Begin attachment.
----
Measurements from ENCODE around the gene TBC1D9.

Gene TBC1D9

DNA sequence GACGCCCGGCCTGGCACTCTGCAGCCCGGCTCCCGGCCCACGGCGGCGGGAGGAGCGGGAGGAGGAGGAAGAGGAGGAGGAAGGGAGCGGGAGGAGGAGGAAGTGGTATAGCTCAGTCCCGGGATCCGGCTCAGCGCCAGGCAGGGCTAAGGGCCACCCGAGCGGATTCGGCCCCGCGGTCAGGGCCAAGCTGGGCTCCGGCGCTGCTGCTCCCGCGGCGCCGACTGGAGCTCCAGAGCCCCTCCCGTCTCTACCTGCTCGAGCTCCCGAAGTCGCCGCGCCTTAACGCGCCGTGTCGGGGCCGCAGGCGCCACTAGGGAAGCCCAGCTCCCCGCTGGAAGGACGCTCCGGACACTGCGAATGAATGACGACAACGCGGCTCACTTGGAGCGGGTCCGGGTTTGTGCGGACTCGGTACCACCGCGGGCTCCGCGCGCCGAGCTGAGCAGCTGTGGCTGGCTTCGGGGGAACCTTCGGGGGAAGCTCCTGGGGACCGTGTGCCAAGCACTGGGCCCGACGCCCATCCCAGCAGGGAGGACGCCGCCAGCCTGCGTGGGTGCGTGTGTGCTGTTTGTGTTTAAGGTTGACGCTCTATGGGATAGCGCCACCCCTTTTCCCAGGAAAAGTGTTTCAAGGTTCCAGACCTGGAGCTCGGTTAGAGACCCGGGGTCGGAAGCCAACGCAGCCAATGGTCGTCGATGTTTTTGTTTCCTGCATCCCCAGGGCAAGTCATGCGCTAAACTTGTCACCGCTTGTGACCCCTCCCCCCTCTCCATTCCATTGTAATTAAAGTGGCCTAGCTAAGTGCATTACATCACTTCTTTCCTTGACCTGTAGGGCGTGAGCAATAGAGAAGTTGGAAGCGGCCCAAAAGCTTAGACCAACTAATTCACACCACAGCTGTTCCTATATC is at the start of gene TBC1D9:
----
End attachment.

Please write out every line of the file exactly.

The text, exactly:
Measurements from ENCODE around the gene TBC1D9.

Gene TBC1D9

DNA sequence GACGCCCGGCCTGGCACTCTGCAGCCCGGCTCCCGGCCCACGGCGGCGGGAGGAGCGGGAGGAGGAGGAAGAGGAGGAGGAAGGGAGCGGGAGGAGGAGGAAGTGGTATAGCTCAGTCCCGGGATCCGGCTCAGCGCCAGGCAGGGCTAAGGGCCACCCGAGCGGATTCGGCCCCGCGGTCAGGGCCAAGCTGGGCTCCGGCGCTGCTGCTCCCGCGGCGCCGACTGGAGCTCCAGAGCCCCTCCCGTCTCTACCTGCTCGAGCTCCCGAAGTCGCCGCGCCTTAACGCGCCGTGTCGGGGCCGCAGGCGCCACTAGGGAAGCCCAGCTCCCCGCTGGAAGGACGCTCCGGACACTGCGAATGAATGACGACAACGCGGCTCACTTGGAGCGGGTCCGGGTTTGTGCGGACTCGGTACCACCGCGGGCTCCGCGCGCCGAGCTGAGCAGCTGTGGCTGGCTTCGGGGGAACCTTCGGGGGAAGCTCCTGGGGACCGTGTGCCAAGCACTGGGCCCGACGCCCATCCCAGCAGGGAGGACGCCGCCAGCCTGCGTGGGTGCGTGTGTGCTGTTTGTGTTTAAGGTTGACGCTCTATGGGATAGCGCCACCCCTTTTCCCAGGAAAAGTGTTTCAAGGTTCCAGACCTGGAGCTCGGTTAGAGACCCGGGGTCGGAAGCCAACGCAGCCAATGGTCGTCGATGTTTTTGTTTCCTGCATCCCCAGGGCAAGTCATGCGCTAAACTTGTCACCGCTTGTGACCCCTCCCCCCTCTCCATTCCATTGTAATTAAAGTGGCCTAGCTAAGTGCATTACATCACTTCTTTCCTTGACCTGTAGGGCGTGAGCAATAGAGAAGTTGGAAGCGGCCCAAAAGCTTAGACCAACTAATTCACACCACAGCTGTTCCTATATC is at the start of gene TBC1D9: